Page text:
Congratulations! You’ve got your canvas, paints, brushes, and palette—you must be ready to paint. Not so fast! Like priming a wall before you paint your home, there are important steps to prepare a canvas for painting.
Stretching Your Canvas
If you plan on painting many canvases, purchasing raw, unprimed canvas and stretcher bars may be a more economical solution in the long run. But you’ll need to stretch your fabric into a paintable surface. Here’s how to stretch and prepare a canvas:
- Join the four corners of your four stretcher bars on the floor, pressing them to join.
- Use a right angle to check that each corner is square, using a mallet to adjust the bars until all four corners form right angles.
- Roll out the canvas and lay your bars on the fabric, leaving about 2-1/2 inches on each side, and cut.
- Staple the fabric to the center of the top bar, pull the fabric taut, then staple it to the center of the bottom bar.
- Rotate and repeat on the other two sides of the canvas.
- Continue, working from the center to the corners of each side, adding staples 1 inch apart, and pulling the opposing sides taught. Finally, fold over the corners and secure them with staples.
You may also choose to purchase pre-stretched canvas on cardboard or wooden frames.
Priming Your Canvas
Whether painting with acrylics or oils, if you preparing an unprimed canvas, you’ll need to prime it. Priming helps the paint adhere to the canvas and creates a smoother painting surface. But more importantly, priming protects the fibers of the canvas and enables it to tolerate more layers of paint for a longer-lasting art piece.
Different altogether from underpainting, priming your canvas with gesso is the final step before painting:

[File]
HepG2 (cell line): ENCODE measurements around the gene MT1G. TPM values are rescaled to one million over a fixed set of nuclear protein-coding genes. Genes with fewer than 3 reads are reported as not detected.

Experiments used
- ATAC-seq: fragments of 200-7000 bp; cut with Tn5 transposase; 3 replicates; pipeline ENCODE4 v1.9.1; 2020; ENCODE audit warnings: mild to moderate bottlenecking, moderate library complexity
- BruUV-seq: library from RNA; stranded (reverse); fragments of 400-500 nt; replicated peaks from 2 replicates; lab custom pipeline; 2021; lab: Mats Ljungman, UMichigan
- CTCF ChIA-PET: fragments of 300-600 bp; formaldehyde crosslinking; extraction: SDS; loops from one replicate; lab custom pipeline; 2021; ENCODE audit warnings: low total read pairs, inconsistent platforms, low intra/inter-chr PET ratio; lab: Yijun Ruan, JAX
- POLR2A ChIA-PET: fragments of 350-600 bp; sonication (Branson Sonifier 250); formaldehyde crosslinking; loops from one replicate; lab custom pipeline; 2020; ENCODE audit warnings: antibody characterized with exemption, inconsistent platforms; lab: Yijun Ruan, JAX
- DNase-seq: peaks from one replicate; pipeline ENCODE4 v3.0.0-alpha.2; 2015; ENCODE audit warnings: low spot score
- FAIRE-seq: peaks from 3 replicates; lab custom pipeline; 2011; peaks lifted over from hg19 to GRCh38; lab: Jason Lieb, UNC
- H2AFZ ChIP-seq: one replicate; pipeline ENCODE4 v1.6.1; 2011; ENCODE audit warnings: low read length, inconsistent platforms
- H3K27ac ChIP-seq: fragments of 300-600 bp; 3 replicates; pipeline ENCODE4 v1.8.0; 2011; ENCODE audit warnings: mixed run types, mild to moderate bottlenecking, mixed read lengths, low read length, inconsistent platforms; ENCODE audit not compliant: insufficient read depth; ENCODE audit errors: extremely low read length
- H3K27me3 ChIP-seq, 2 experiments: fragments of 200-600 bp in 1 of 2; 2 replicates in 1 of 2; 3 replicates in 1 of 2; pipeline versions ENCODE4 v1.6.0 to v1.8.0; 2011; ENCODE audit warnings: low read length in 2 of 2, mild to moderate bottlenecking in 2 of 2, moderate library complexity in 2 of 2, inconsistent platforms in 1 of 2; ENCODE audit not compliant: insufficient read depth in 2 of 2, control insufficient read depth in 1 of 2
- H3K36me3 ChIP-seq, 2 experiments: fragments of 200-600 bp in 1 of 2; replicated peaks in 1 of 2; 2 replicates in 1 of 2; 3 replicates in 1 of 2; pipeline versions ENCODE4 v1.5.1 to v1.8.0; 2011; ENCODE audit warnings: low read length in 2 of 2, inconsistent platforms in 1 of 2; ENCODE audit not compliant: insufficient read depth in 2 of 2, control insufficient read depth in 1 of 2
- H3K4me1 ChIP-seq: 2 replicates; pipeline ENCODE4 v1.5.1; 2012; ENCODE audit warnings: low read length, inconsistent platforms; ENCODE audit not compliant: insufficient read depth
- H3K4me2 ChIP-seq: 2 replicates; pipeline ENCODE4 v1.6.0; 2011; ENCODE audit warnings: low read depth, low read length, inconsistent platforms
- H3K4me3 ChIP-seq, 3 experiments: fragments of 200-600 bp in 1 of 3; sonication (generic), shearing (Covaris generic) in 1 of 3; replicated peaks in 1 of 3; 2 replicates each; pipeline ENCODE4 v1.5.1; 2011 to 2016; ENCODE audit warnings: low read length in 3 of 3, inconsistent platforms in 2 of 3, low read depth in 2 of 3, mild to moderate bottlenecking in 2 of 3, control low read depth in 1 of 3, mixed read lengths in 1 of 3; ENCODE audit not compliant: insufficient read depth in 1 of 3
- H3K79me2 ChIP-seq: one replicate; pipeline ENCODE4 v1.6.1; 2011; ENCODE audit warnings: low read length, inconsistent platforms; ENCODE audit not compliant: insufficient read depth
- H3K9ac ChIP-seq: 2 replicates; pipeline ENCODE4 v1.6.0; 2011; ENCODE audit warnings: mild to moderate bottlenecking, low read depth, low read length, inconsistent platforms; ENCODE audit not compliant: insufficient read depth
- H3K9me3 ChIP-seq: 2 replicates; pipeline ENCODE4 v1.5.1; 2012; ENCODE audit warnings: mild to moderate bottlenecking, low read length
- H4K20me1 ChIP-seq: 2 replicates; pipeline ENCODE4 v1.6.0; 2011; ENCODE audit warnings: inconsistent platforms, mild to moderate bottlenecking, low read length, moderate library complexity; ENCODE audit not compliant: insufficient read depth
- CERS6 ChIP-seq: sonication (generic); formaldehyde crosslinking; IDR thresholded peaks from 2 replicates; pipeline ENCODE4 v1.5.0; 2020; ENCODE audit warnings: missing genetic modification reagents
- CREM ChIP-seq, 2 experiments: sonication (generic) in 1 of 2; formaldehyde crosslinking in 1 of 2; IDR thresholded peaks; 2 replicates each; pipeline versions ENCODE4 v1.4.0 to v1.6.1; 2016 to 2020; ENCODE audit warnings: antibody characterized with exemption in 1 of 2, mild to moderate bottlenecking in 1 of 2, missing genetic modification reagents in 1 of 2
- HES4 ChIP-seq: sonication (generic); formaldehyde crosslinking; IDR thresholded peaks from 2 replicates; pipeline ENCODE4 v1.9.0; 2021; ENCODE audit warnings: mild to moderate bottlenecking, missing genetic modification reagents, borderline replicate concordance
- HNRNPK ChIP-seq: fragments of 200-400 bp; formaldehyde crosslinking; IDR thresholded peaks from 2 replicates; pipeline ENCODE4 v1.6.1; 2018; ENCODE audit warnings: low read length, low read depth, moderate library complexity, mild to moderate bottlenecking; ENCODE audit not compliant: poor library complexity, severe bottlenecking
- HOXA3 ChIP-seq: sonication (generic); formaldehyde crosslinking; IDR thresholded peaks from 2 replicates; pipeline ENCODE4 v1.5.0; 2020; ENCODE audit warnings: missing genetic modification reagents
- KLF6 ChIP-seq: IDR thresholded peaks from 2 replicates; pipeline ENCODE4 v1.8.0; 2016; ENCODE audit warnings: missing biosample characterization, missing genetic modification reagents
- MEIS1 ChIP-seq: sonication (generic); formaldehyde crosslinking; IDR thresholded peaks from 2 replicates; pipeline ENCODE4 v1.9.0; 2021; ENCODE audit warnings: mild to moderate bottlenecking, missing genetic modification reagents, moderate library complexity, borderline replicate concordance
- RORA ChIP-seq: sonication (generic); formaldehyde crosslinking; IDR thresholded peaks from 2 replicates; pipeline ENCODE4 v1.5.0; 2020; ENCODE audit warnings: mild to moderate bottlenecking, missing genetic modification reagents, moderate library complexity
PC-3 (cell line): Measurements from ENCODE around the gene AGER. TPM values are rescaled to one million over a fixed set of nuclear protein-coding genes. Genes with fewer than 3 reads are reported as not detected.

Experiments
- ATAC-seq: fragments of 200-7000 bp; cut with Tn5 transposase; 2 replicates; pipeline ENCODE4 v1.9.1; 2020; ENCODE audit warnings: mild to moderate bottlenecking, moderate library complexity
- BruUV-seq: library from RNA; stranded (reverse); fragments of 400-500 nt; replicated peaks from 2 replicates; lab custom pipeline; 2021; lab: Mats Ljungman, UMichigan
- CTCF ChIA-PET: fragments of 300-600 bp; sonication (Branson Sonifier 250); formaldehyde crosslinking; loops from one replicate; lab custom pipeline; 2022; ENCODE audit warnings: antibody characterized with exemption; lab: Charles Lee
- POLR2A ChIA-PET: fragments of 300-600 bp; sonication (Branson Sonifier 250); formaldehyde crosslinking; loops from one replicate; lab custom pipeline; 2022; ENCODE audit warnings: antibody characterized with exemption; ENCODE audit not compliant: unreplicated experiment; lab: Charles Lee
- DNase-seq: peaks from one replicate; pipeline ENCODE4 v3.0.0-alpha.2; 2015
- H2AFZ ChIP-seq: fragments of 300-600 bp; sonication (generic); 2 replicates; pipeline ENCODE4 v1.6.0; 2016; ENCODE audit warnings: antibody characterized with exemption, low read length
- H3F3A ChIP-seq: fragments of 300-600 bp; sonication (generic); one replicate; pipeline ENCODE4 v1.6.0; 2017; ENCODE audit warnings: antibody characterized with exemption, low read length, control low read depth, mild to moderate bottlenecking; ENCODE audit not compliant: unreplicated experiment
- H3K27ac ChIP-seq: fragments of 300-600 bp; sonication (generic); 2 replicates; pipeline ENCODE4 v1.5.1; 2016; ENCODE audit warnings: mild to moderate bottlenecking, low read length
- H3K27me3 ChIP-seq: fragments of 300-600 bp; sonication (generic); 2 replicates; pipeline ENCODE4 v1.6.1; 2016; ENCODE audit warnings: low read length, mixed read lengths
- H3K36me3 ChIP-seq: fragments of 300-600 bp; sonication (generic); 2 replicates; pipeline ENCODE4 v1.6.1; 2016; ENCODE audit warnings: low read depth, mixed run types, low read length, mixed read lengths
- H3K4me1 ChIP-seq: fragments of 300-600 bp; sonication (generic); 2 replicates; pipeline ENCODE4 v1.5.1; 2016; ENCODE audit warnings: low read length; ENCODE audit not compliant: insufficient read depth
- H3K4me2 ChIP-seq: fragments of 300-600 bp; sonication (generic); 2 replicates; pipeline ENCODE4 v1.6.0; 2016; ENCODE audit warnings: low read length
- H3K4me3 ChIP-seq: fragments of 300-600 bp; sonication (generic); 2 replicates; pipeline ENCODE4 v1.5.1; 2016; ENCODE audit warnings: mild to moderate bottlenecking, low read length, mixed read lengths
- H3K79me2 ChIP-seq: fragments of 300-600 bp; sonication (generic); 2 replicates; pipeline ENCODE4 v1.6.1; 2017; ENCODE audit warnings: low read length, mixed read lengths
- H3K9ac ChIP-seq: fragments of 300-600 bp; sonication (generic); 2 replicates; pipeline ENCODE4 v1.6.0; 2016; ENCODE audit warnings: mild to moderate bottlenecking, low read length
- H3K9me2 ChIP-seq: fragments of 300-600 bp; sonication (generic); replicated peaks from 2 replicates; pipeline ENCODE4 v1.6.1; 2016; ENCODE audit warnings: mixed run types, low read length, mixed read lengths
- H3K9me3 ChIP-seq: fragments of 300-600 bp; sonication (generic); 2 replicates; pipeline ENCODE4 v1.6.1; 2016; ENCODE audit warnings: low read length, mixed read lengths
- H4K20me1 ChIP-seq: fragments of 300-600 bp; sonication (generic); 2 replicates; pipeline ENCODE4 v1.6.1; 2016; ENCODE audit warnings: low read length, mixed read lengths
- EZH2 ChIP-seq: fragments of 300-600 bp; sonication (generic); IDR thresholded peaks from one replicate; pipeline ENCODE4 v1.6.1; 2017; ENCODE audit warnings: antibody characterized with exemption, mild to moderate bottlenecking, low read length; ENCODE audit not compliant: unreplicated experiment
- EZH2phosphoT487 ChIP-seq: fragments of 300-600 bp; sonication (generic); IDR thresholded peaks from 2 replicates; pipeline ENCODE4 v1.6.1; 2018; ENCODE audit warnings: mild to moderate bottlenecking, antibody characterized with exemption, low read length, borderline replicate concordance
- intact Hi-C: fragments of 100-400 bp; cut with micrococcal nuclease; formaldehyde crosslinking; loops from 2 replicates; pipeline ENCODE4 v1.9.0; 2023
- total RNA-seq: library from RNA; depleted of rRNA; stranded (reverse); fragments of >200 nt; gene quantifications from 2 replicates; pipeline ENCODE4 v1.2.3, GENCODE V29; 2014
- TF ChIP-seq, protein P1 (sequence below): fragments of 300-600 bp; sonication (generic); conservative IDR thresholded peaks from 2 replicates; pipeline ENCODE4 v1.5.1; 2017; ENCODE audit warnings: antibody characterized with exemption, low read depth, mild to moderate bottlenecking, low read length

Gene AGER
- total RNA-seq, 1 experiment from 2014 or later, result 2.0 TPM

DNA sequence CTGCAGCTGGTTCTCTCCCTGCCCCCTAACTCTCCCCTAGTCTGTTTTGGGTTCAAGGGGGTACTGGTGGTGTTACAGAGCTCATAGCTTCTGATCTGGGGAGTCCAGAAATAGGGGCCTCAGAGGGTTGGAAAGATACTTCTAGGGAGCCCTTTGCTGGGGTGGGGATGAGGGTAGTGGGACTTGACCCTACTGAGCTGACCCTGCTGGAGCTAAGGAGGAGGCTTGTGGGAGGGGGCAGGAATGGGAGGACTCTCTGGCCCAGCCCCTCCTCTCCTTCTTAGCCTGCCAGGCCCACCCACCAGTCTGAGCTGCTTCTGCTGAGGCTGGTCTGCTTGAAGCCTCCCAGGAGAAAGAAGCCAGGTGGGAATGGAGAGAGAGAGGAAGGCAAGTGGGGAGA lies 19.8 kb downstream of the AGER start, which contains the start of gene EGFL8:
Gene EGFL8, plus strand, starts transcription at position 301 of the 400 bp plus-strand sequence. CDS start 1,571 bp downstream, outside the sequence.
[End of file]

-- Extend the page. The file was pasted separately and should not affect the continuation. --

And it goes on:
- Choose your gesso color. Gesso is generally available in clear, white, and black, but you may be able to find it in other colors. But keep in mind that any gesso color other than clear will affect your paint colors and the final outcome of your piece.
- Wet a brush, sponge, or roller and pat dry. Dip into the gesso, cover your canvas with a thin layer, and allow it to dry for at least an hour. Wash your brush thoroughly.
- When your first layer is dry, check for bumps and ridges. Use fine sandpaper to smooth the surface of the canvas and brush any dust away with a clean cloth.
- Turn your canvas 90 degrees and paint another smooth layer of gesso. Wash your brush thoroughly and allow your canvas to dry overnight. Sand and brush again, if necessary.
- The more layers of gesso you use, the more absorbent your canvas becomes. When you’re ready to paint your final layer of gesso, use a decorator’s brush to apply even, parallel strokes starting at the top of the canvas and finishing at the bottom. Wash your brush and allow the canvas to dry thoroughly.
- Sand any bumps or ridges, brush dust away with a clean cloth, and you’re ready to begin painting.
Do you use canvas fabric or pre-made canvases with your students? Do you involve them in the stretching and priming process? Let us know in the comments below.